Election Special: Green Party's manifesto outlines cycling pledges

Party promotes sustainable transport and promises lower speed limits... and an end to "road tax"

by Simon_MacMichael   April 21, 2010  

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Last week, our report on the UK Independence Party’s transport policy generated some lively discussion here on road.cc and now we’ve turned our attention to the opposite end of the spectrum to see what the Green Party has in store for cyclists.

There’s little doubt that the party’s profile has risen in recent years. Following the 2009 local council elections, it has 125 local councilors throughout England & Wales, with a strong presence in places such as Oxford, Brighton & Hove, Norwich and the London Borough of Lewisham.

It also gained almost 8% of the vote in last year’s European elections, giving it two MEPs, while Jenny Jones and Darren Johnson both represent the party on the 25-strong Greater London Assembly, while outside England & Wales, sister parties have done well in elections to the Scottish Parliament and Northern Ireland Assembly.

Party leader Caroline Lucas, meanwhile, is strongly tipped to become the party’s first MP, and as well as the Brighton Pavilion seat that she is contesting, the party has strong hopes in Norwich South and Lewisham Deptford, and is also targeting success in next month’s local elections.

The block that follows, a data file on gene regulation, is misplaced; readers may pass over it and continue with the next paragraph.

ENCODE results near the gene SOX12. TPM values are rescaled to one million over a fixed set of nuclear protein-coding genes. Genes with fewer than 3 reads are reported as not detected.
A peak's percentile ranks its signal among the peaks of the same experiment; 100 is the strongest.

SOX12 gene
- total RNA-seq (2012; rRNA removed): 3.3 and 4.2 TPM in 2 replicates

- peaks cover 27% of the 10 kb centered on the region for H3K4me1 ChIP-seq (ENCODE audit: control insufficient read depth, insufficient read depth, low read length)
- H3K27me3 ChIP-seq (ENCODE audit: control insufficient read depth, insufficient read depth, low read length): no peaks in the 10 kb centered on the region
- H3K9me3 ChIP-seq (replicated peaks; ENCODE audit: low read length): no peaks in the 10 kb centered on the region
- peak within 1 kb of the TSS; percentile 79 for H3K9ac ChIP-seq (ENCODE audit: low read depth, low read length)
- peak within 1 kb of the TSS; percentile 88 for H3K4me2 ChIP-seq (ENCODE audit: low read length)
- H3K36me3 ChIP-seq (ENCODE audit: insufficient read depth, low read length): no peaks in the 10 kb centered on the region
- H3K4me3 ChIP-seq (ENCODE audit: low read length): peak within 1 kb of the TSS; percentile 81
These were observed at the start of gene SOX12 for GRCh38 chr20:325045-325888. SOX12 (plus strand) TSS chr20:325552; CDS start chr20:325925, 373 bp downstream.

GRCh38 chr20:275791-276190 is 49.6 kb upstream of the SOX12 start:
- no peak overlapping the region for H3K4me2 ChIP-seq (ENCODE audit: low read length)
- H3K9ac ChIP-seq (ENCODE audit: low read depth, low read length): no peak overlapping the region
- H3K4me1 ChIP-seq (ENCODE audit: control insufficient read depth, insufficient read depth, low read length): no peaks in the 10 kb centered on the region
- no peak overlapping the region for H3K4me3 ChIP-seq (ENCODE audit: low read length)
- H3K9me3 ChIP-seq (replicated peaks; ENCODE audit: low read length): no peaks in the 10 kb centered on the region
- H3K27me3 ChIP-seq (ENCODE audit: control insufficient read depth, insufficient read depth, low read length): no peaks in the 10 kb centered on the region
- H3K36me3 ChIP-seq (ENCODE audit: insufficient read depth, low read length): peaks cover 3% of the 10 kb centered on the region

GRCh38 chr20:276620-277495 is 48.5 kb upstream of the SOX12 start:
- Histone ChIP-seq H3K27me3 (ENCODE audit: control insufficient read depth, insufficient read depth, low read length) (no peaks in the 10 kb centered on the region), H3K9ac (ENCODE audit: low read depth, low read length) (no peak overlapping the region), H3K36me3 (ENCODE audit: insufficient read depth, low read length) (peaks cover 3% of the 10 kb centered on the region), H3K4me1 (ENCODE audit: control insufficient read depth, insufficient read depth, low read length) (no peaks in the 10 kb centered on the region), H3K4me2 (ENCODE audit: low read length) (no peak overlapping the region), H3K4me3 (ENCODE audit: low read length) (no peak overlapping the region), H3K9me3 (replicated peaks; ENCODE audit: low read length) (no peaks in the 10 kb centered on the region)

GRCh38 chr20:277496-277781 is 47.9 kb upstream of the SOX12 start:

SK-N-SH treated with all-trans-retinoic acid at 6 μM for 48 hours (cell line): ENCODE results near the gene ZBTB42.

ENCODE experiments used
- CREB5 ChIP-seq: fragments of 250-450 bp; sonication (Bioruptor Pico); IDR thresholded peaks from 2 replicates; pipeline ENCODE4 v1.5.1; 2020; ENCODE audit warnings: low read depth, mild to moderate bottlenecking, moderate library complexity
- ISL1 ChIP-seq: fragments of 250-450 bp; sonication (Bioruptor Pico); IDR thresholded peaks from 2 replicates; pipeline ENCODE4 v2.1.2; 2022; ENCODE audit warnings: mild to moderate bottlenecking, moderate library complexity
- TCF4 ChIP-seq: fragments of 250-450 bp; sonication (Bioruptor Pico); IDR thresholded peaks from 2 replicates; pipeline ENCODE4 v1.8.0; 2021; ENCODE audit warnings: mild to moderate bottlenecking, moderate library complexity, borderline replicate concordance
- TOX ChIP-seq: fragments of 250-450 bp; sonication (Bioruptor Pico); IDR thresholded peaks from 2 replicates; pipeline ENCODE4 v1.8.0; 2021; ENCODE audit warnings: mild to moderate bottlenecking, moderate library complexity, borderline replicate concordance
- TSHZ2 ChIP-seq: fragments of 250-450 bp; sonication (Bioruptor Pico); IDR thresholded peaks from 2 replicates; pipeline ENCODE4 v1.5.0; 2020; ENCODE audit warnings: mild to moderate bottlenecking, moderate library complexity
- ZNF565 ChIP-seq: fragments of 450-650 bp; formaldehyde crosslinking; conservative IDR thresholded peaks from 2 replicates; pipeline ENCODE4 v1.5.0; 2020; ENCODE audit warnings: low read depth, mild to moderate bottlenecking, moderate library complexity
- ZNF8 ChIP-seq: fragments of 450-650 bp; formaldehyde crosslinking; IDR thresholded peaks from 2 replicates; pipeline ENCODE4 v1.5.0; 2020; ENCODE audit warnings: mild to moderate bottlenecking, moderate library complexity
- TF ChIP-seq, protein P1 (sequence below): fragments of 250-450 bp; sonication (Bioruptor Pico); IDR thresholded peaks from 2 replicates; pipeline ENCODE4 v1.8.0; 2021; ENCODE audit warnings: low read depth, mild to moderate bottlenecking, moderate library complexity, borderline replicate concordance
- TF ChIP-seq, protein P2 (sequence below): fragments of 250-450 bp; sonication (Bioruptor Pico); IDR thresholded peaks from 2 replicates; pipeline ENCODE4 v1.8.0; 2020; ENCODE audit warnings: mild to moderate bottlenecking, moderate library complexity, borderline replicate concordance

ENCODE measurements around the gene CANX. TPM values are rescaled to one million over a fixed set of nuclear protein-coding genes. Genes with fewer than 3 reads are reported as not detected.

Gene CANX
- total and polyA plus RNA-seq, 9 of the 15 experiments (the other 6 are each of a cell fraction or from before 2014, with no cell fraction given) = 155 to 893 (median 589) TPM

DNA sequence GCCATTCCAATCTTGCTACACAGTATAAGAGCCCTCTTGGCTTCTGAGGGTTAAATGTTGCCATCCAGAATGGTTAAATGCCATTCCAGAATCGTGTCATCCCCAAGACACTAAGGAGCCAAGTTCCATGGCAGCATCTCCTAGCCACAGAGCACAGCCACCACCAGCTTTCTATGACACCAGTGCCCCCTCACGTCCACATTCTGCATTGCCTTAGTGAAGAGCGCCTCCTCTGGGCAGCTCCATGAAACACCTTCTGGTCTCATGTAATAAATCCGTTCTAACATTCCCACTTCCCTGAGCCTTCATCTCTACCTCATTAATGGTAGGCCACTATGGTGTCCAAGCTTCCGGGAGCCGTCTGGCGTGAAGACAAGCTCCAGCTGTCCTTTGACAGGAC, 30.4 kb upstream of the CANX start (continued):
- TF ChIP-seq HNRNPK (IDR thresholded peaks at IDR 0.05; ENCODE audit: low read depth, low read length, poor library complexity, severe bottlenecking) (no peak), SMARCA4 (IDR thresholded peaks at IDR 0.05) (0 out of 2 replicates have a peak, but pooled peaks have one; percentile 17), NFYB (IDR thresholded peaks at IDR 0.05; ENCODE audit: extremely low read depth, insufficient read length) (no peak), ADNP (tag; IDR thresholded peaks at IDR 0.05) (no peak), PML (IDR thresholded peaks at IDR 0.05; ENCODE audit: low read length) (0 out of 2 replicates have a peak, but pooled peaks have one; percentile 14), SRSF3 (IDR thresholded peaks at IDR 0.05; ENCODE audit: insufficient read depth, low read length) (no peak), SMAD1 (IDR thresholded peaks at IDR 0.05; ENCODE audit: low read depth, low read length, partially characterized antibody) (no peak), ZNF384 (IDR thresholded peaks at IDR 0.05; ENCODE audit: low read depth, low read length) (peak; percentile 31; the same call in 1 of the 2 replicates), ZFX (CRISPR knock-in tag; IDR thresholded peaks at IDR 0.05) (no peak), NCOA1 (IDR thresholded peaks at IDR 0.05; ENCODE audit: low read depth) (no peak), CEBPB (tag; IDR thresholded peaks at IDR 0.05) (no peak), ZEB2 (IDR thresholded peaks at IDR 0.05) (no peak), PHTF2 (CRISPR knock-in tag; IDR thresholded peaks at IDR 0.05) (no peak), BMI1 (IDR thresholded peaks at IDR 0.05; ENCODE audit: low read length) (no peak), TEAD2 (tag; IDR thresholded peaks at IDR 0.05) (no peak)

Unsurprisingly, sustainable transport figures strongly in the party’s policies, with cycling an integral part of that, and in the Transport section of its manifesto, the party says that to “encourage walking and cycling for shorter journeys and improve road safety we would:

  • Reduce speed limits(e.g.to 20mph in built-up areas, including villages).
  • Make streets safe; make them public spaces again. Plan for mixed-use developments where shops, housing and businesses are closely located and connected by pavements and cycleways.
  • Introduce a maximum speed limit of 55mph on motorways and trunk roads, and 40mph on rural roads, to make them safer for all road users.
  • Introduce schemes such as Home Zones, Safe Routes to School and pedestrianisation.
  • Ensure that at least 10% of transport spending is on securing a shift to more active travel like walking and cycling.”

No real surprises there, then, and very much in line with initiatives already being promoted by cycling campaigners such as CTC. Those policies, of course, sit within a broader framework of transport initiatives including promoting greater use of public transport and reducing dependency on motor vehicles.

The proposed reduction of reduced speed limits would no doubt meet with resistance from the motoring lobby, although elsewhere in the manifesto, there is a proposal to do away with car tax – erroneously often described as “road tax”, as highlighted by the iPayRoadTax campaign – and replace it with “a purchase tax on new cars that reflects their emissions. That way we would affect the types of car chosen at the time that matters, when they are bought new.”